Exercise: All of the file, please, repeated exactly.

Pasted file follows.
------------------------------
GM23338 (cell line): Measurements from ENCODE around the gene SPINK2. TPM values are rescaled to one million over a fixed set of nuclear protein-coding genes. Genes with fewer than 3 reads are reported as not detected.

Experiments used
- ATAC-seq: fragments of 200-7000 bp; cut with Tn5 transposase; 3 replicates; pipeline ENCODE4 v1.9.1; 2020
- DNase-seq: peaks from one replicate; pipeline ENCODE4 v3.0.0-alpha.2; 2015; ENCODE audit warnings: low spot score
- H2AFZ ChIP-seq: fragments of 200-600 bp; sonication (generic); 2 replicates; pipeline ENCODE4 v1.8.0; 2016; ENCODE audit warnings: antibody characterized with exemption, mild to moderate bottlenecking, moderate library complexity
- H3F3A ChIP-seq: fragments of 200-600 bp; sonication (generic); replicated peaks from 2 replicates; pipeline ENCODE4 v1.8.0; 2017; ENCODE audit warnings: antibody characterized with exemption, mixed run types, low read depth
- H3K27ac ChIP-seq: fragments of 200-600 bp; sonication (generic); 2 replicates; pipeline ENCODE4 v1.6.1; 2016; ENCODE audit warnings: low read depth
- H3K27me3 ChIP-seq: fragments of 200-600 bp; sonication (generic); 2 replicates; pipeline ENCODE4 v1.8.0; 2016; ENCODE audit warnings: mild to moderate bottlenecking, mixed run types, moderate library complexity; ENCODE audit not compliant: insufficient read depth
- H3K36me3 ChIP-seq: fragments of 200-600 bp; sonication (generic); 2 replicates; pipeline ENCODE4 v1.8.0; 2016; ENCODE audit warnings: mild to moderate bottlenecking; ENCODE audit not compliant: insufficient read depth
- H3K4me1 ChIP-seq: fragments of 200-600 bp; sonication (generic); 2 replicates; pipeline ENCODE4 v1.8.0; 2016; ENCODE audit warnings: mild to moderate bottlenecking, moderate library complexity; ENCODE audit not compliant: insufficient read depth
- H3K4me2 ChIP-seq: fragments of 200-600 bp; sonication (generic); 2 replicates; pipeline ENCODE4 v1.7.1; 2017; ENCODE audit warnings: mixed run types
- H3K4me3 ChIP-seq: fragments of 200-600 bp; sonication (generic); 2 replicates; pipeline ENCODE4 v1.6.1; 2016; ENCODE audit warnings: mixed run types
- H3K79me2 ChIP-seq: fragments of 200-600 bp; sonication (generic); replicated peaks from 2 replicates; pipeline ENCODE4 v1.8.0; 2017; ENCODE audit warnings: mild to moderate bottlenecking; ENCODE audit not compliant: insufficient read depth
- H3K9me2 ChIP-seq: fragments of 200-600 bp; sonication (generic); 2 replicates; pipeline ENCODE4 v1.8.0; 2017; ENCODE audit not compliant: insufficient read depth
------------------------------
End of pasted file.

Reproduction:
GM23338 (cell line): Measurements from ENCODE around the gene SPINK2. TPM values are rescaled to one million over a fixed set of nuclear protein-coding genes. Genes with fewer than 3 reads are reported as not detected.

Experiments used
- ATAC-seq: fragments of 200-7000 bp; cut with Tn5 transposase; 3 replicates; pipeline ENCODE4 v1.9.1; 2020
- DNase-seq: peaks from one replicate; pipeline ENCODE4 v3.0.0-alpha.2; 2015; ENCODE audit warnings: low spot score
- H2AFZ ChIP-seq: fragments of 200-600 bp; sonication (generic); 2 replicates; pipeline ENCODE4 v1.8.0; 2016; ENCODE audit warnings: antibody characterized with exemption, mild to moderate bottlenecking, moderate library complexity
- H3F3A ChIP-seq: fragments of 200-600 bp; sonication (generic); replicated peaks from 2 replicates; pipeline ENCODE4 v1.8.0; 2017; ENCODE audit warnings: antibody characterized with exemption, mixed run types, low read depth
- H3K27ac ChIP-seq: fragments of 200-600 bp; sonication (generic); 2 replicates; pipeline ENCODE4 v1.6.1; 2016; ENCODE audit warnings: low read depth
- H3K27me3 ChIP-seq: fragments of 200-600 bp; sonication (generic); 2 replicates; pipeline ENCODE4 v1.8.0; 2016; ENCODE audit warnings: mild to moderate bottlenecking, mixed run types, moderate library complexity; ENCODE audit not compliant: insufficient read depth
- H3K36me3 ChIP-seq: fragments of 200-600 bp; sonication (generic); 2 replicates; pipeline ENCODE4 v1.8.0; 2016; ENCODE audit warnings: mild to moderate bottlenecking; ENCODE audit not compliant: insufficient read depth
- H3K4me1 ChIP-seq: fragments of 200-600 bp; sonication (generic); 2 replicates; pipeline ENCODE4 v1.8.0; 2016; ENCODE audit warnings: mild to moderate bottlenecking, moderate library complexity; ENCODE audit not compliant: insufficient read depth
- H3K4me2 ChIP-seq: fragments of 200-600 bp; sonication (generic); 2 replicates; pipeline ENCODE4 v1.7.1; 2017; ENCODE audit warnings: mixed run types
- H3K4me3 ChIP-seq: fragments of 200-600 bp; sonication (generic); 2 replicates; pipeline ENCODE4 v1.6.1; 2016; ENCODE audit warnings: mixed run types
- H3K79me2 ChIP-seq: fragments of 200-600 bp; sonication (generic); replicated peaks from 2 replicates; pipeline ENCODE4 v1.8.0; 2017; ENCODE audit warnings: mild to moderate bottlenecking; ENCODE audit not compliant: insufficient read depth
- H3K9me2 ChIP-seq: fragments of 200-600 bp; sonication (generic); 2 replicates; pipeline ENCODE4 v1.8.0; 2017; ENCODE audit not compliant: insufficient read depth